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News Family Weekend Special
Get your feet wet at Sabino Canyon

WILL SEBERGER/Arizona Daily Wildcat
Don't let this summer's wildfires discourage you from visiting Sabino Canyon- the park remains open, and offers fantastic views of Tucson's surrounding mountain ranges.
By Sarah Wadsworth
Arizona Daily Wildcat
Friday, October 10, 2003

A sanctuary from the heat of Tucson, Sabino Canyon is an anomaly of the desert - its cool climate, flowing creek and abundant wildlife make the canyon a treasure to Tucsonans and tourists alike.

Families will have the opportunity to explore this canyon at three different times during UA Family Weekend.

"You get to see different parts of Tucson," said Raymond Baca, director of Family Weekend. "It's a different kind of scenery; it's one of the most beautiful places in Tucson to see."

Sabino Canyon has more than one million visitors each year, according to material from a UA library.

On the Family Weekend tours, departing both Saturday and Sunday mornings, tourists can embark on a 45-minute narrated excursion in or through the canyon.

The UA will provide a snack and beverage for the two Saturday morning tours, both leaving for the canyon on a chartered bus at 8 a.m. from Old Main.

For Sunday tourists, the UA will provide lunches and beverages, and will leave from Old Main at 9 a.m.

Once at the canyon, visitors ride canyon shuttles and get additional time after the tours to explore on their own, Baca said.

The shuttles drive on a paved road that travels 3.8 miles north into the canyon.

The road crosses a total of nine stone bridges over Sabino Creek, which, after heavy rainfall, can sometimes overflow the bridges and give tourists the opportunity to get their feet wet.

Beginning at an altitude of 2,800 feet, the road winds to an altitude of 3,300 feet through the canyon.

It's one of the most beautiful places in Tucson to see.

- Raymond Baca
Family Weekend director


The route gives visitors "views of the creek, the stream-fed vegetation, stately saguaros on the canyon walls and towering magnificent rock formations," according to material from a UA library.

The shuttles make a variety of stops through the canyon, giving tourists the opportunity to get off, explore on their own and catch a different shuttle back to the visitor's center.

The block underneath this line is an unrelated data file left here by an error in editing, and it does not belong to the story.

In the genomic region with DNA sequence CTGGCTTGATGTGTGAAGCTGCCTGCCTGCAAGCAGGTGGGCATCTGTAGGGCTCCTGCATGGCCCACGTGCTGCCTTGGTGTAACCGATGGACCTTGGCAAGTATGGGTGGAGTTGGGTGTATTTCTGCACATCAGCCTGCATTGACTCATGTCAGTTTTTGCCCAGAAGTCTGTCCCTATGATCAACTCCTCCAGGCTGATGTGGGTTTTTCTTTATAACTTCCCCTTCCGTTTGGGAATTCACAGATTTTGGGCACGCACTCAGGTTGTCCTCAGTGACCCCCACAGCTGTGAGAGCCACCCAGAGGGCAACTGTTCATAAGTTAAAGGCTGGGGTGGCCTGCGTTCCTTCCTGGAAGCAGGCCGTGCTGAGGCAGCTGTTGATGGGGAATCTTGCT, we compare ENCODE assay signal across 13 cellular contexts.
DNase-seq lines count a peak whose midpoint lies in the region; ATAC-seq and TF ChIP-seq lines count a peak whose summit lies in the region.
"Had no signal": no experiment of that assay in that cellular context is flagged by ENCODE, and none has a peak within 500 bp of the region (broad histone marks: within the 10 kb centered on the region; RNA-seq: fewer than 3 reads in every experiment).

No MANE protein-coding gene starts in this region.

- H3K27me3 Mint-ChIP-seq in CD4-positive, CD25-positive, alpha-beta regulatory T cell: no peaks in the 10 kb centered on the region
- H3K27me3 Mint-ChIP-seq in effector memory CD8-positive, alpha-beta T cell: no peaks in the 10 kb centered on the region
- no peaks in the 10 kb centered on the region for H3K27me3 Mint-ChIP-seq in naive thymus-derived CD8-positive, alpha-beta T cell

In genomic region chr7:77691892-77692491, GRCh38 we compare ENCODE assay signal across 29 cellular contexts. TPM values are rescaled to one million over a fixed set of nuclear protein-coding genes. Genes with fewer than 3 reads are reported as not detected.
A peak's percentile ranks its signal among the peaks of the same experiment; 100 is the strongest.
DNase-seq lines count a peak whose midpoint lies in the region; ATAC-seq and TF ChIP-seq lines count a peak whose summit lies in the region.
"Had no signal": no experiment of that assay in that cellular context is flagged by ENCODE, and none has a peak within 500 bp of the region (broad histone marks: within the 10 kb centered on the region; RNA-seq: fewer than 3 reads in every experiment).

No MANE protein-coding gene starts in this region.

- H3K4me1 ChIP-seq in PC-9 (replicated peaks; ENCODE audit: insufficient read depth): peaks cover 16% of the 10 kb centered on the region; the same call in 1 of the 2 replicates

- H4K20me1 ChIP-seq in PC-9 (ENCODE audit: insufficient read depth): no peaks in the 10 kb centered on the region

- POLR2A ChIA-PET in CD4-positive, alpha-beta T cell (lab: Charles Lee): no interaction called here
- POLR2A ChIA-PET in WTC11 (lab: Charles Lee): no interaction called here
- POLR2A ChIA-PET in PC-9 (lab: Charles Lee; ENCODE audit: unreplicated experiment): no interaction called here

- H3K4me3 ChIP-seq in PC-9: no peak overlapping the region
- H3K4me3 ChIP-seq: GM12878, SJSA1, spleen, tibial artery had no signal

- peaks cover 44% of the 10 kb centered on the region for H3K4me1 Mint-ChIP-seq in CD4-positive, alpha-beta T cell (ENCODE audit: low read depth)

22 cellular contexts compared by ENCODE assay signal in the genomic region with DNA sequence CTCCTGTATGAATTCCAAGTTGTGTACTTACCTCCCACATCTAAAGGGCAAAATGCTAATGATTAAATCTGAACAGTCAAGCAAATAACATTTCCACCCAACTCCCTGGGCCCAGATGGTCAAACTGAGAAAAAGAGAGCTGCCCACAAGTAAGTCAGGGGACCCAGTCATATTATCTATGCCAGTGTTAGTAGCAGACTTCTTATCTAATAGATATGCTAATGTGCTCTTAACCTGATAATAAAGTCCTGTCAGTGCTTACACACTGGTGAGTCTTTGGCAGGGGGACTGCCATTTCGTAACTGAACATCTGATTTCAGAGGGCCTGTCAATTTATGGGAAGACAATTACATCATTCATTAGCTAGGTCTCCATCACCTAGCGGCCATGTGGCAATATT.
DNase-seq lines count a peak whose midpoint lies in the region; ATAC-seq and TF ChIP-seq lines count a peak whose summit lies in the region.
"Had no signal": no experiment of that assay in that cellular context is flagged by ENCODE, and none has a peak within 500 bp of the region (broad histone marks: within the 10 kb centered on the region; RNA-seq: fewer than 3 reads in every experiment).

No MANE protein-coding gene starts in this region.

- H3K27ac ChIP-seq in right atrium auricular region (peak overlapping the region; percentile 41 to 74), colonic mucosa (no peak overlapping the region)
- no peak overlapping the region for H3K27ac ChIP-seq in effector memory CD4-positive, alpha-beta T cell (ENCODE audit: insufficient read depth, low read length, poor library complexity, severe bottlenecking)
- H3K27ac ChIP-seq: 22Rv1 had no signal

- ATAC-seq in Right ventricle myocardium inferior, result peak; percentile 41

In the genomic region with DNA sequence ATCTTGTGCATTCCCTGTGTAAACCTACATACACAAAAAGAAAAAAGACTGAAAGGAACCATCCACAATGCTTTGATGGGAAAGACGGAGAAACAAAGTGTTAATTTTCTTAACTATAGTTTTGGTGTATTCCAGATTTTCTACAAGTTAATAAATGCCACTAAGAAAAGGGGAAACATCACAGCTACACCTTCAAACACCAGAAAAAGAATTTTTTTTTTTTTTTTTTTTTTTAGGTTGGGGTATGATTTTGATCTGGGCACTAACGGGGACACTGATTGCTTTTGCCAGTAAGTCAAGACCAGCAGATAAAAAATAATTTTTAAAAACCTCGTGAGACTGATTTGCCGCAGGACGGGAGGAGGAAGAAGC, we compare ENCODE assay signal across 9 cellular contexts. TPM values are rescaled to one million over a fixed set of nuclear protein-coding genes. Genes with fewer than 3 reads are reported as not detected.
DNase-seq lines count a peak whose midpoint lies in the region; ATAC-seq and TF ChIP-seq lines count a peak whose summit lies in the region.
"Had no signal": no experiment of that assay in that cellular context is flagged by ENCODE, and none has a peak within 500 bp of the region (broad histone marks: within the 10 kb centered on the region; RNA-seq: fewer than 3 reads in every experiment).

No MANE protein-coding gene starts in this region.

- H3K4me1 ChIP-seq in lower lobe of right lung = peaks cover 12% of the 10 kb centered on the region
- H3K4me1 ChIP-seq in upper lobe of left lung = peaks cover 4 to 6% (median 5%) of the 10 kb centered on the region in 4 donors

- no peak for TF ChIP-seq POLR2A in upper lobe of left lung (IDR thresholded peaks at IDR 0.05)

"Dress comfortably for sure," said Abbey Harmon, general manager of the Sabino Canyon shuttle service. "If you're going to get off, have drinking water and sunscreen."

On the weekend, the shuttles run every 30 minutes between 9 a.m. and 4:30 p.m.

"They see the most scenic part of the canyon in the shuttle," Harmon said. "You're in the most scenic part of the canyon, and the driver is telling a little bit about the flora and fauna and so on. So you get a full experience."

Located in the foothills of the Santa Catalina Mountain range on the northeastern edge of the Sonoran Desert, the canyon is approximately 12 miles from the UA campus.

The canyon is a part of "an isolated mountain chain rising from the desert floor" and is hailed as one of southern Arizona's "sky islands," according to material from a UA library.

"It's educational as well as beautiful," Harmon said. "There are lush trees and grasses that contrast with the deep canyon walls on either side."

An abundance of animals also frequents the canyon.

They can sometimes be difficult to spot since some are nocturnal and avoid the heat of the day and others have colorings that help them blend into their environment.

"Visitors see a lot of deer," Harmon said. "They are the biggest thing that we see. Coyotes and javelinas are more nocturnal, but there are snakes and so on, bobcats."

"There are over 200 different species of birds in the canyon," Harmon said. "The water and lush trees; there is lots of room for nests."

"Because of the creek that flows through the canyon most of the year, there is a lot of wildlife that people see more often than on any other trail," Harmon said.

The creek is fed by melted snow and rain runoff from Tucson's Mount Lemmon.

This summer, Mount Lemmon was ravaged by forest fires. And, for a period of time after the fires, Sabino Creek was flooded with waters that were black from the ash.

It is now unlikely tourists will notice any effects from the fire, unless they were avid visitors of the canyon prior to the summer, according to Harmon.

"Those of us that have been here a while can really see a difference now because of the flooding," Harmon said. "There's a whole new canyon cutting through the wall between bridge nine and stop eight."

For more information on Sabino Canyon, call (520) 749-2861. For information on UA Family Weekend, call (520) 626-4054.

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